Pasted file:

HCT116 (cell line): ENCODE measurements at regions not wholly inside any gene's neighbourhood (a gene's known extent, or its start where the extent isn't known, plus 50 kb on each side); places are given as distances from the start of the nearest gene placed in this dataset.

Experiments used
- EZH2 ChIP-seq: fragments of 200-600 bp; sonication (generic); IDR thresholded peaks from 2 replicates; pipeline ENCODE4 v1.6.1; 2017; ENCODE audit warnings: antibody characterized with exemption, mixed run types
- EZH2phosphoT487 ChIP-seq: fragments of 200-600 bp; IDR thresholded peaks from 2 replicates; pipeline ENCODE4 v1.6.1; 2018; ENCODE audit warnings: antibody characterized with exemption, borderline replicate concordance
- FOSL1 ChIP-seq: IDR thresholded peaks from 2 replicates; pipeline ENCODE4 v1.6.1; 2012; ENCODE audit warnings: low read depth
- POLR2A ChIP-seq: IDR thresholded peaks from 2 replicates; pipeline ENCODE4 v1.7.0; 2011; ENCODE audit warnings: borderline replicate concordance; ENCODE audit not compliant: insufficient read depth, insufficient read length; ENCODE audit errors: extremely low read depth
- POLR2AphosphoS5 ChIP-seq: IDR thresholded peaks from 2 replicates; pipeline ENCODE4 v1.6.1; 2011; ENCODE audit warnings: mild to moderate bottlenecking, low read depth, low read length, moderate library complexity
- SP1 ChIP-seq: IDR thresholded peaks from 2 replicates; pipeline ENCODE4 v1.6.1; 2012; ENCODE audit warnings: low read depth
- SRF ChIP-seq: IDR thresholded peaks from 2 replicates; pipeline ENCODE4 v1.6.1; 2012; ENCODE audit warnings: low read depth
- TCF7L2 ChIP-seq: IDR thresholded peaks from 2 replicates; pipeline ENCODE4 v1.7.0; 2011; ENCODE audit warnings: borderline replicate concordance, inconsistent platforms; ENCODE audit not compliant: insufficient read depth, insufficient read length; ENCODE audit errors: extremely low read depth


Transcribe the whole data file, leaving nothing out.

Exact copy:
HCT116 (cell line): ENCODE measurements at regions not wholly inside any gene's neighbourhood (a gene's known extent, or its start where the extent isn't known, plus 50 kb on each side); places are given as distances from the start of the nearest gene placed in this dataset.

Experiments used
- EZH2 ChIP-seq: fragments of 200-600 bp; sonication (generic); IDR thresholded peaks from 2 replicates; pipeline ENCODE4 v1.6.1; 2017; ENCODE audit warnings: antibody characterized with exemption, mixed run types
- EZH2phosphoT487 ChIP-seq: fragments of 200-600 bp; IDR thresholded peaks from 2 replicates; pipeline ENCODE4 v1.6.1; 2018; ENCODE audit warnings: antibody characterized with exemption, borderline replicate concordance
- FOSL1 ChIP-seq: IDR thresholded peaks from 2 replicates; pipeline ENCODE4 v1.6.1; 2012; ENCODE audit warnings: low read depth
- POLR2A ChIP-seq: IDR thresholded peaks from 2 replicates; pipeline ENCODE4 v1.7.0; 2011; ENCODE audit warnings: borderline replicate concordance; ENCODE audit not compliant: insufficient read depth, insufficient read length; ENCODE audit errors: extremely low read depth
- POLR2AphosphoS5 ChIP-seq: IDR thresholded peaks from 2 replicates; pipeline ENCODE4 v1.6.1; 2011; ENCODE audit warnings: mild to moderate bottlenecking, low read depth, low read length, moderate library complexity
- SP1 ChIP-seq: IDR thresholded peaks from 2 replicates; pipeline ENCODE4 v1.6.1; 2012; ENCODE audit warnings: low read depth
- SRF ChIP-seq: IDR thresholded peaks from 2 replicates; pipeline ENCODE4 v1.6.1; 2012; ENCODE audit warnings: low read depth
- TCF7L2 ChIP-seq: IDR thresholded peaks from 2 replicates; pipeline ENCODE4 v1.7.0; 2011; ENCODE audit warnings: borderline replicate concordance, inconsistent platforms; ENCODE audit not compliant: insufficient read depth, insufficient read length; ENCODE audit errors: extremely low read depth